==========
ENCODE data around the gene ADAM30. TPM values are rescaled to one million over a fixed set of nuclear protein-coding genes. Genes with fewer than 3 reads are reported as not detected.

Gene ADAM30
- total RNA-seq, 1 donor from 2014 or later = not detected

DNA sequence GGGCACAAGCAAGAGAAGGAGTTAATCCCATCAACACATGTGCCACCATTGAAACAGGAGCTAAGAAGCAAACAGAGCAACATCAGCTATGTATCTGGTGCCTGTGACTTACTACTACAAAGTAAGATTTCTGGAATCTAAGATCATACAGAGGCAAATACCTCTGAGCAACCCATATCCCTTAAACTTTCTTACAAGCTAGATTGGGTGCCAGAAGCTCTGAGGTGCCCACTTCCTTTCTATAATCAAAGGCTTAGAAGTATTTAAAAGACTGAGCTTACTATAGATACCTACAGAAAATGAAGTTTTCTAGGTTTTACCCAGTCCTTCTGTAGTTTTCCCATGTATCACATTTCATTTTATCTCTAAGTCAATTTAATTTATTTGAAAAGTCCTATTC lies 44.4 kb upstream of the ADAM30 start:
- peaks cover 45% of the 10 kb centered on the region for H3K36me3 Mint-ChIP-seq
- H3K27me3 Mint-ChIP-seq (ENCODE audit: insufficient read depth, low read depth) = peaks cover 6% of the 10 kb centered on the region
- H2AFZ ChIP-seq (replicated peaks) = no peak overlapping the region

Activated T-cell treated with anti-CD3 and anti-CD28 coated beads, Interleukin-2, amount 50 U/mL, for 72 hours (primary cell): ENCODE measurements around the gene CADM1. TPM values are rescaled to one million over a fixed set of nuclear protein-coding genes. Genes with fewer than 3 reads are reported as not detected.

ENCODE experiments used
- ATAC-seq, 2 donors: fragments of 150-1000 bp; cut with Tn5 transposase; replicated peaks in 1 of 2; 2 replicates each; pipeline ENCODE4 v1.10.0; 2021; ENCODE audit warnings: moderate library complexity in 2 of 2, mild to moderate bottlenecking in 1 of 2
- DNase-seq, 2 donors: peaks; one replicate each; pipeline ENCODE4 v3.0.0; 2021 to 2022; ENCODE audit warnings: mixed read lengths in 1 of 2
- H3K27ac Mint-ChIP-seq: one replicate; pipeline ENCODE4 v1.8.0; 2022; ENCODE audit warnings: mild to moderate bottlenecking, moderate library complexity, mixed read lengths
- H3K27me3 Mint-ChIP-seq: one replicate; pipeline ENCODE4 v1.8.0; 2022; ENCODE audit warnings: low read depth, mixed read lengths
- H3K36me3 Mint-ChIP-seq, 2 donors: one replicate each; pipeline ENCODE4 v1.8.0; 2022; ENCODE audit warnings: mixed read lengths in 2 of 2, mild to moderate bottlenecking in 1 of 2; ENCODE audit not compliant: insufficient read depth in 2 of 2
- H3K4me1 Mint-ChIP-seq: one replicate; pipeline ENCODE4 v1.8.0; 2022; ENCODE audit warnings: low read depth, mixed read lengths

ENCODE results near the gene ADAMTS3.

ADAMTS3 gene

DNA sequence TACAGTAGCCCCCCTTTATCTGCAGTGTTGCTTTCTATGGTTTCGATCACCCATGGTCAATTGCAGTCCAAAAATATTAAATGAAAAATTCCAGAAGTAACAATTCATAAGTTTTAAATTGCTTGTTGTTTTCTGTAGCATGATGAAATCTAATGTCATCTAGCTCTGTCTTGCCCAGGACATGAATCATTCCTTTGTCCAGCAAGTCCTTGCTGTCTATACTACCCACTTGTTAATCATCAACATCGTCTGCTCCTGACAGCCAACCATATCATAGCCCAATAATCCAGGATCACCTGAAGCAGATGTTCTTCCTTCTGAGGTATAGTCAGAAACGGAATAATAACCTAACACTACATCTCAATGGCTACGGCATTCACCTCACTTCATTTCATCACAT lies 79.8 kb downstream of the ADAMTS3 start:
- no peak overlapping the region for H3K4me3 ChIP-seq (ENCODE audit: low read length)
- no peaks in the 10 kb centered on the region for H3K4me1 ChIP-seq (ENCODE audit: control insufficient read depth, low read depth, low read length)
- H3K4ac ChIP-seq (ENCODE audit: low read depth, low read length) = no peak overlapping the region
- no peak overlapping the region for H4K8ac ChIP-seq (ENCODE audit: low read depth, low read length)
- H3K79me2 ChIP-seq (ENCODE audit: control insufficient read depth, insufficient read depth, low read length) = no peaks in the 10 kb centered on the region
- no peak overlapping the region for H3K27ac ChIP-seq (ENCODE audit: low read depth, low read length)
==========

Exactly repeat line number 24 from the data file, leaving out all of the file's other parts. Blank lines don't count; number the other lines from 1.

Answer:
- no peak overlapping the region for H3K27ac ChIP-seq (ENCODE audit: low read depth, low read length)